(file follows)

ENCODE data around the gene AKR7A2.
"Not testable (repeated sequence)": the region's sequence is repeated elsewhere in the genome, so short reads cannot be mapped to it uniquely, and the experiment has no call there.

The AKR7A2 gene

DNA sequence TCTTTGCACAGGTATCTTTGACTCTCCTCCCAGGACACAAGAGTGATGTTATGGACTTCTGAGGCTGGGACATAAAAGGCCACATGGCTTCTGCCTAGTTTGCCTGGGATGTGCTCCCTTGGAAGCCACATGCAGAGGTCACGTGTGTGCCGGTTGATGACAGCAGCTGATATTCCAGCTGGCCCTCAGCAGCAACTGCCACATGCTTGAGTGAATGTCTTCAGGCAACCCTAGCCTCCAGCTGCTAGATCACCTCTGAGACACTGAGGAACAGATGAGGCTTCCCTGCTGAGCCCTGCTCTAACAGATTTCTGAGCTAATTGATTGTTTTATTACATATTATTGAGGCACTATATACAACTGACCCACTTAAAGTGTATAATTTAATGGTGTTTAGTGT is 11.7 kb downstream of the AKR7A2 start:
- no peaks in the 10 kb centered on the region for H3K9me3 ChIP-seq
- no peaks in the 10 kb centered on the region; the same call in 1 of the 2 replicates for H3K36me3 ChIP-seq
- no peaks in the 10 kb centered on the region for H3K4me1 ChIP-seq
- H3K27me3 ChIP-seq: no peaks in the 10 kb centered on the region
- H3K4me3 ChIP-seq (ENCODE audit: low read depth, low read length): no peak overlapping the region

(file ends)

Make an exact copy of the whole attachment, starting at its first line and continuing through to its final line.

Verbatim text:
ENCODE data around the gene AKR7A2.
"Not testable (repeated sequence)": the region's sequence is repeated elsewhere in the genome, so short reads cannot be mapped to it uniquely, and the experiment has no call there.

The AKR7A2 gene

DNA sequence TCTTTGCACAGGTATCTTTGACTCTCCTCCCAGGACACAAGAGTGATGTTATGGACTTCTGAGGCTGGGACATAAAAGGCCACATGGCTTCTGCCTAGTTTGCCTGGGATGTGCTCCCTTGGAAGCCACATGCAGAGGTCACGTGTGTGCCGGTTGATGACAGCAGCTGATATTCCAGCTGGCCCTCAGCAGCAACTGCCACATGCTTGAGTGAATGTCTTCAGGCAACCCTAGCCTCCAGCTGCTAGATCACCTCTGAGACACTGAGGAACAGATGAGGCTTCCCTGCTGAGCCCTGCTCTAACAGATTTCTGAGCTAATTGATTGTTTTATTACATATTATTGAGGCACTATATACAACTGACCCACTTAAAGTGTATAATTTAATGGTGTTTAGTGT is 11.7 kb downstream of the AKR7A2 start:
- no peaks in the 10 kb centered on the region for H3K9me3 ChIP-seq
- no peaks in the 10 kb centered on the region; the same call in 1 of the 2 replicates for H3K36me3 ChIP-seq
- no peaks in the 10 kb centered on the region for H3K4me1 ChIP-seq
- H3K27me3 ChIP-seq: no peaks in the 10 kb centered on the region
- H3K4me3 ChIP-seq (ENCODE audit: low read depth, low read length): no peak overlapping the region